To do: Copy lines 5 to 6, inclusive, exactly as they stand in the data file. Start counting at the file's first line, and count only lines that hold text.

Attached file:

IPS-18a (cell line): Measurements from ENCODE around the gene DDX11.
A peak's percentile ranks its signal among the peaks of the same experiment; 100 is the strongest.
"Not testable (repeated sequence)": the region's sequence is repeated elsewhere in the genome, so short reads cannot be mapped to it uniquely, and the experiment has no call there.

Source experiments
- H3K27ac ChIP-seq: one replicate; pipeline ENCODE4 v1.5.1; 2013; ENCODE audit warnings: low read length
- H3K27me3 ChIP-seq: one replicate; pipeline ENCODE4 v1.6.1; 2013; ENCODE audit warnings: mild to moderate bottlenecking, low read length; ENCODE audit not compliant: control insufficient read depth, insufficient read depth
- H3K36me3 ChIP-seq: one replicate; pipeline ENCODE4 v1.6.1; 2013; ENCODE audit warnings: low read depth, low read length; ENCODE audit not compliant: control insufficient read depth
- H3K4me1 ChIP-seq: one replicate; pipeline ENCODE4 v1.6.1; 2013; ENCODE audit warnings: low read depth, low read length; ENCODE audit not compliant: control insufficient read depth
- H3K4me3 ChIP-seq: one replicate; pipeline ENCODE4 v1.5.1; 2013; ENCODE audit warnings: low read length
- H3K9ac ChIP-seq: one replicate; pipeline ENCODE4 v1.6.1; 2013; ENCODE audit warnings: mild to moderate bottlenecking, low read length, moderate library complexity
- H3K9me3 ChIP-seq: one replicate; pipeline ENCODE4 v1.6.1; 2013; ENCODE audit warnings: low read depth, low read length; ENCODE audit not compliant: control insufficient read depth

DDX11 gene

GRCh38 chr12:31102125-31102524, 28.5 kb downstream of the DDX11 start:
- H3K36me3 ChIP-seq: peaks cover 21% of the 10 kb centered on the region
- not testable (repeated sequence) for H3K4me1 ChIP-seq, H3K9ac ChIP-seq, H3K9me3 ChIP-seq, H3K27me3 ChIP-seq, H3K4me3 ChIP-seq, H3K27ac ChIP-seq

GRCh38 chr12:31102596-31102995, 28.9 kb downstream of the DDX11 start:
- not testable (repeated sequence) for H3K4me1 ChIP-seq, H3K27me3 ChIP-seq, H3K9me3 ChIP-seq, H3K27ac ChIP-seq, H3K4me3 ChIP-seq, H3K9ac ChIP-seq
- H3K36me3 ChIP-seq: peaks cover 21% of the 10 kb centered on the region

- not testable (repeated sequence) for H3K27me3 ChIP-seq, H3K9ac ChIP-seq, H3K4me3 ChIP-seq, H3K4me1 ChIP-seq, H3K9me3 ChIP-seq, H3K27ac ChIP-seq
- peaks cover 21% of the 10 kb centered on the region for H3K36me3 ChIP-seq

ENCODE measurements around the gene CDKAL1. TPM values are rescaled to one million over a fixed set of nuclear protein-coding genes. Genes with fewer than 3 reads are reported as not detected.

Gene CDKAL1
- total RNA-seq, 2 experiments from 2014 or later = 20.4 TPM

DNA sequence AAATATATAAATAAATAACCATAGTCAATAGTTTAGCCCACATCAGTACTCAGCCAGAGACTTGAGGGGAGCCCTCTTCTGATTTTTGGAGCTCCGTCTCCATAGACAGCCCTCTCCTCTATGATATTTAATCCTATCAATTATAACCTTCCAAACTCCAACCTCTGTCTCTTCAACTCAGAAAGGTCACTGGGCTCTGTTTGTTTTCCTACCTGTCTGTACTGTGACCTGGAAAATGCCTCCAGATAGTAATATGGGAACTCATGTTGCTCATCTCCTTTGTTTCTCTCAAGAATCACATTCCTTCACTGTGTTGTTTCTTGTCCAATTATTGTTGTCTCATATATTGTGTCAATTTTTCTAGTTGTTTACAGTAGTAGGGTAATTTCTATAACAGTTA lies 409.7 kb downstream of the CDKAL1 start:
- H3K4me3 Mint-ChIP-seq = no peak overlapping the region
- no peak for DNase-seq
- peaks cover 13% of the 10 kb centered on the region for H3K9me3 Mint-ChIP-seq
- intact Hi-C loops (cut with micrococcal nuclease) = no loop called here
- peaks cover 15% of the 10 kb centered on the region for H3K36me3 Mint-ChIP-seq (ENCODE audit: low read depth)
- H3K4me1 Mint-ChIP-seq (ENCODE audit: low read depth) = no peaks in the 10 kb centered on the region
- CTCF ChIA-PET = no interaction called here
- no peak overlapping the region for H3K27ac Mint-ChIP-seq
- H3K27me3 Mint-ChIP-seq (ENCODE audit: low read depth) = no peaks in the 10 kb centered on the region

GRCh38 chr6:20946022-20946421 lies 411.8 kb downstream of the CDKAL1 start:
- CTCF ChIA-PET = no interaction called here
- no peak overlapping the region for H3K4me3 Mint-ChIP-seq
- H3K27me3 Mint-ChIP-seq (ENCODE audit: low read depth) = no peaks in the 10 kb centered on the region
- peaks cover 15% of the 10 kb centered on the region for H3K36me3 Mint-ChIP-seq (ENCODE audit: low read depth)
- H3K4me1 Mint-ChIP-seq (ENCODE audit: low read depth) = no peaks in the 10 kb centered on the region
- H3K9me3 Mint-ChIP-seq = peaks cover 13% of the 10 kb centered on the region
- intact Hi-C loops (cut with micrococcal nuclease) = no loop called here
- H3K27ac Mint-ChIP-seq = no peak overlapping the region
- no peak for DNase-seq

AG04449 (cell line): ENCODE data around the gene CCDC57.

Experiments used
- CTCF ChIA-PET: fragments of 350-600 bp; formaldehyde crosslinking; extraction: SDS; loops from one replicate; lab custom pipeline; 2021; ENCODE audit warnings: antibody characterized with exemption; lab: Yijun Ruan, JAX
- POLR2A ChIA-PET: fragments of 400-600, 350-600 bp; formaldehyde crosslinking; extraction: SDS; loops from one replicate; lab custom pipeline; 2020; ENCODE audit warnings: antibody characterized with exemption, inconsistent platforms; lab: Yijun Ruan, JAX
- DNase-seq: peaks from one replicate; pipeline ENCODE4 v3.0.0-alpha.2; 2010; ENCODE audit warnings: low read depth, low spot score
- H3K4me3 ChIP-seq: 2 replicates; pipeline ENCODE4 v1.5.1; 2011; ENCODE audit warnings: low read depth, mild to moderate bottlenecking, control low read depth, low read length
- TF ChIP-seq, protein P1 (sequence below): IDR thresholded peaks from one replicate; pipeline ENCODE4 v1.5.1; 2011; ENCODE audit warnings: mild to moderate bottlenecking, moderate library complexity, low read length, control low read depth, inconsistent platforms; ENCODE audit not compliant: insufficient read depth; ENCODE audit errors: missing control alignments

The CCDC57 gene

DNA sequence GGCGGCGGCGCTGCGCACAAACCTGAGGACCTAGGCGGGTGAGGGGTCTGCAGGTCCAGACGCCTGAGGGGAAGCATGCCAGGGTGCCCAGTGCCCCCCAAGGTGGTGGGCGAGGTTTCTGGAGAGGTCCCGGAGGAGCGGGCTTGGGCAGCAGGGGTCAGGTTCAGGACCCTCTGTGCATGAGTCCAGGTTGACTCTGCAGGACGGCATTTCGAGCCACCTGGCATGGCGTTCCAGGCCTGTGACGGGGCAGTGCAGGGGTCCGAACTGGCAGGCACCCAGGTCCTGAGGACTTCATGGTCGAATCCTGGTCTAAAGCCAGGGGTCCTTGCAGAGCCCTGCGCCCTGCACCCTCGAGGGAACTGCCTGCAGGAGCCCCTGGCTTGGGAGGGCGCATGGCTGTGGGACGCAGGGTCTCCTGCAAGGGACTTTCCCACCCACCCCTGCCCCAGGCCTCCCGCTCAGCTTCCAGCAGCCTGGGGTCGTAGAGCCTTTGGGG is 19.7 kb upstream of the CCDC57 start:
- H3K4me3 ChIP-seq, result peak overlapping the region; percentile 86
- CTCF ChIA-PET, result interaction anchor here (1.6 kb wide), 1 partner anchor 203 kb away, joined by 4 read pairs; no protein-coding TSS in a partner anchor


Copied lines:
- H3K27ac ChIP-seq: one replicate; pipeline ENCODE4 v1.5.1; 2013; ENCODE audit warnings: low read length
- H3K27me3 ChIP-seq: one replicate; pipeline ENCODE4 v1.6.1; 2013; ENCODE audit warnings: mild to moderate bottlenecking, low read length; ENCODE audit not compliant: control insufficient read depth, insufficient read depth